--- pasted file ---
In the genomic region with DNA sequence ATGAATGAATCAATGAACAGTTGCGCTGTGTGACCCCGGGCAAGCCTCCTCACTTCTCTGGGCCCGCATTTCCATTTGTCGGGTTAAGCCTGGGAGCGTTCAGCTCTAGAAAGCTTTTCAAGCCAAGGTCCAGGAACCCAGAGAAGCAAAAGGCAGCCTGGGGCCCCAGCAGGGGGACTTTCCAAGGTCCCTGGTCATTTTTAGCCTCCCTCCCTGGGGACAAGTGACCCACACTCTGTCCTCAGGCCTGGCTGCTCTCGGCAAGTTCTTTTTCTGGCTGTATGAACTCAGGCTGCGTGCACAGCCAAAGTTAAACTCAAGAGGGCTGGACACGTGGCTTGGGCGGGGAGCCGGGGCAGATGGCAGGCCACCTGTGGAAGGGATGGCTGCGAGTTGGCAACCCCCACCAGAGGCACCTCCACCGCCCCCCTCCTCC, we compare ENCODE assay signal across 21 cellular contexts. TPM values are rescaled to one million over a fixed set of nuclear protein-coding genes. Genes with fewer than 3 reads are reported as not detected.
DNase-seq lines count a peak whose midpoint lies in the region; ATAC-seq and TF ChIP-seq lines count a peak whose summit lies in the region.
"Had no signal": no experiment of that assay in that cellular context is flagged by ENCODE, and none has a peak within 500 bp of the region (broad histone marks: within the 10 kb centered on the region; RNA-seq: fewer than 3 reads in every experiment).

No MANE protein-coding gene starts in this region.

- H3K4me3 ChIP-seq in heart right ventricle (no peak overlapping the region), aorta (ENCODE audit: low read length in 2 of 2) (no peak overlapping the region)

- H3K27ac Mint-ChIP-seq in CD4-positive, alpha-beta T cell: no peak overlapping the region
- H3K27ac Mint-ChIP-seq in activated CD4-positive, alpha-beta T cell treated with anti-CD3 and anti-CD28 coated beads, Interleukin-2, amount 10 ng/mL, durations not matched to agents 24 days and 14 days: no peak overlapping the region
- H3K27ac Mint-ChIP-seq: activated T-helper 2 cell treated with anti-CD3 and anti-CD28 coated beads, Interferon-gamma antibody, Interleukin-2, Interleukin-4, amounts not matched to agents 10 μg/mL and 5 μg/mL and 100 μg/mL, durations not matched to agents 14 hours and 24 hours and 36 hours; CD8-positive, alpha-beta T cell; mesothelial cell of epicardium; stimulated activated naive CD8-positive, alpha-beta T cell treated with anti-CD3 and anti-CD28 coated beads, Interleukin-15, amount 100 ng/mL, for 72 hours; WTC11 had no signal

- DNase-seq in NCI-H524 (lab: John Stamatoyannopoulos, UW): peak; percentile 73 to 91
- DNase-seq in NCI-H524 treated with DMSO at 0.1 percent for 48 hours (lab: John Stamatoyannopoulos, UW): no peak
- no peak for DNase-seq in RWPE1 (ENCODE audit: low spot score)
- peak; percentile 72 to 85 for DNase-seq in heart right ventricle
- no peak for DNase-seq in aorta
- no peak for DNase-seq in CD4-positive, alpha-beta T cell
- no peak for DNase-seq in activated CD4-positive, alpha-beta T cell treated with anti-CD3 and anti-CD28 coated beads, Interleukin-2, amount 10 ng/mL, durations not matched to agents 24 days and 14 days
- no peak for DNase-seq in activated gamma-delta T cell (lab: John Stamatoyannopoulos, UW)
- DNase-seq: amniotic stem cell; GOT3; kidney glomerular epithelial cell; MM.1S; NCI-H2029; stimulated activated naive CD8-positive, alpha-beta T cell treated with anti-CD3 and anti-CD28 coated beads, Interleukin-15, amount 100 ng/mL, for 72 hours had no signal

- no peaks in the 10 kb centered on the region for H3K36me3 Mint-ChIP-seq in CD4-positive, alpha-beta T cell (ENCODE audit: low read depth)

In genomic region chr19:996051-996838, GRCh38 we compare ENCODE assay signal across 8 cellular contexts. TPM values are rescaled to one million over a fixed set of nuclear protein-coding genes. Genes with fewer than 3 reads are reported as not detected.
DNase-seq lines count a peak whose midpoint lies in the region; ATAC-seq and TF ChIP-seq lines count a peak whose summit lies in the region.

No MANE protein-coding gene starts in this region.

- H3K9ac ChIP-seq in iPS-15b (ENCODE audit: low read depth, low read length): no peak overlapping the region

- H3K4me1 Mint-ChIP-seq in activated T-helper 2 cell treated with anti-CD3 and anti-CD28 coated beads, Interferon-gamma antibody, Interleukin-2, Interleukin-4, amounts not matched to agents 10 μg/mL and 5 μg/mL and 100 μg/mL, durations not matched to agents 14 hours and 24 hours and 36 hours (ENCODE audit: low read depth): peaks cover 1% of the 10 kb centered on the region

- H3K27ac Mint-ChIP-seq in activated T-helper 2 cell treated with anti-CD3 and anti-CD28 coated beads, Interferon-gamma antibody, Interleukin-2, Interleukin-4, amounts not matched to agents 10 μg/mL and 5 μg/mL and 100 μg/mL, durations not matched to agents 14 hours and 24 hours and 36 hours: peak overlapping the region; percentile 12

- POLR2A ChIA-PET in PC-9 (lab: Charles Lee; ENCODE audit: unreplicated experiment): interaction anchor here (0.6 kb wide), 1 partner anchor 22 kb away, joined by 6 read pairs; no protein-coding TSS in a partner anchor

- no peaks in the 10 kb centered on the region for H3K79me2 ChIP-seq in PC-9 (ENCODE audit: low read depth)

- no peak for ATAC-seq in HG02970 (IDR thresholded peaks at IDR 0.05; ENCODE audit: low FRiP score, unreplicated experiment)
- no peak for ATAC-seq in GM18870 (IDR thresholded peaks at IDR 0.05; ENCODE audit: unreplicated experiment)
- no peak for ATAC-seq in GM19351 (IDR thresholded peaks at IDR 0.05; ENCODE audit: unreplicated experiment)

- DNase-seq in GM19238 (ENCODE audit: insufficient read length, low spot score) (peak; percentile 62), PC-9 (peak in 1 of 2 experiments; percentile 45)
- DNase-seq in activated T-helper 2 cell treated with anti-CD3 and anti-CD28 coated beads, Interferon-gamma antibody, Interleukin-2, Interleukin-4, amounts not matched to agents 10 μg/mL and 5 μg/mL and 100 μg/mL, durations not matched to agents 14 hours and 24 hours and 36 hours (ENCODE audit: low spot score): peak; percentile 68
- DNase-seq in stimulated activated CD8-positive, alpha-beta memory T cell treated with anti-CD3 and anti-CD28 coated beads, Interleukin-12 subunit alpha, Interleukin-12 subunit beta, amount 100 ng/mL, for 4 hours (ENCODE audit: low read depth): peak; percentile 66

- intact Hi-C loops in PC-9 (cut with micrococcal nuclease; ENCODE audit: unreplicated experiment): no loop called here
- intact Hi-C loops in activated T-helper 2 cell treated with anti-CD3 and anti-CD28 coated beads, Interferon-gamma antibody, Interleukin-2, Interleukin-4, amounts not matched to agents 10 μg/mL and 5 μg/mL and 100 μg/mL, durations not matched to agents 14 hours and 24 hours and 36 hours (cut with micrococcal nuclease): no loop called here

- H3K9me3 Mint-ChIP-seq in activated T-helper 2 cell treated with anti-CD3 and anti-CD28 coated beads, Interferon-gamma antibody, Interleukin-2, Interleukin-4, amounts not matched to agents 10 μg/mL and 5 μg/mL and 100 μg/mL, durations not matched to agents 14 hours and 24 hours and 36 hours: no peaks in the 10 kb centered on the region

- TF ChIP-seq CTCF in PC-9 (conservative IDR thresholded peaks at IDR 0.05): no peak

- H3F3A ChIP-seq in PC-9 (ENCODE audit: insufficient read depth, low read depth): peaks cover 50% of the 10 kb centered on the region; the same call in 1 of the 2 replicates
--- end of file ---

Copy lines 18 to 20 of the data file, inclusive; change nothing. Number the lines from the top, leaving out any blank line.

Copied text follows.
- no peaks in the 10 kb centered on the region for H3K36me3 Mint-ChIP-seq in CD4-positive, alpha-beta T cell (ENCODE audit: low read depth)

In genomic region chr19:996051-996838, GRCh38 we compare ENCODE assay signal across 8 cellular contexts. TPM values are rescaled to one million over a fixed set of nuclear protein-coding genes. Genes with fewer than 3 reads are reported as not detected.
DNase-seq lines count a peak whose midpoint lies in the region; ATAC-seq and TF ChIP-seq lines count a peak whose summit lies in the region.